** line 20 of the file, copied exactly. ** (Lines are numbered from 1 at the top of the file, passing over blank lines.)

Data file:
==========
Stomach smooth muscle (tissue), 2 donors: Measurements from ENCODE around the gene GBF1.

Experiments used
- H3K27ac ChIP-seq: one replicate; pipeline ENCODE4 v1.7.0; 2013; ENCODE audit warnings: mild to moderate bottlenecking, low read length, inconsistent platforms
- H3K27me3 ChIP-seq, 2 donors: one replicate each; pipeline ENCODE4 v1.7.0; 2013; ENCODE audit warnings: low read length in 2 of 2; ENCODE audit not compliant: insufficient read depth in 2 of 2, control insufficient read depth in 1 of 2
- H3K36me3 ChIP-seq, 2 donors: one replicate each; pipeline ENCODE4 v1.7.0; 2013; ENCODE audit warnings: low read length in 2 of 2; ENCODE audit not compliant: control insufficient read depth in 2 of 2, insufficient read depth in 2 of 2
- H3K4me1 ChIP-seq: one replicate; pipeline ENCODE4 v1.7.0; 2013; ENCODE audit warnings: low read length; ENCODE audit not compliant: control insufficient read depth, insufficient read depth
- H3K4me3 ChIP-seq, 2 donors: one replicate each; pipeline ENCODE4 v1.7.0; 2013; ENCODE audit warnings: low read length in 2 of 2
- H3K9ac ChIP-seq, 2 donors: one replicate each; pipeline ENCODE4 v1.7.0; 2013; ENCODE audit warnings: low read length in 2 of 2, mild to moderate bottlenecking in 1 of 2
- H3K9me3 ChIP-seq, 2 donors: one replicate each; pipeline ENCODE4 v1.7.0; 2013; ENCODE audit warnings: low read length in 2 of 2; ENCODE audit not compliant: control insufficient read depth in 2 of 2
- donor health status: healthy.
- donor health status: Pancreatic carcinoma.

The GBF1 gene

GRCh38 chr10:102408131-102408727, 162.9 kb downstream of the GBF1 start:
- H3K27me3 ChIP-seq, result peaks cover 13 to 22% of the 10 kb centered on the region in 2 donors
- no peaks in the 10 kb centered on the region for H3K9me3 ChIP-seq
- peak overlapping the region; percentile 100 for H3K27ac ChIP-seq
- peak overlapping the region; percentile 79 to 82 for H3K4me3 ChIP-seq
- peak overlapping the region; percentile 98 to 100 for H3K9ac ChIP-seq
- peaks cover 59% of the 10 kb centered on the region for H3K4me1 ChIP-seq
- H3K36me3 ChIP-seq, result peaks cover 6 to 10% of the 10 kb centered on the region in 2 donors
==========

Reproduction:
- H3K36me3 ChIP-seq, result peaks cover 6 to 10% of the 10 kb centered on the region in 2 donors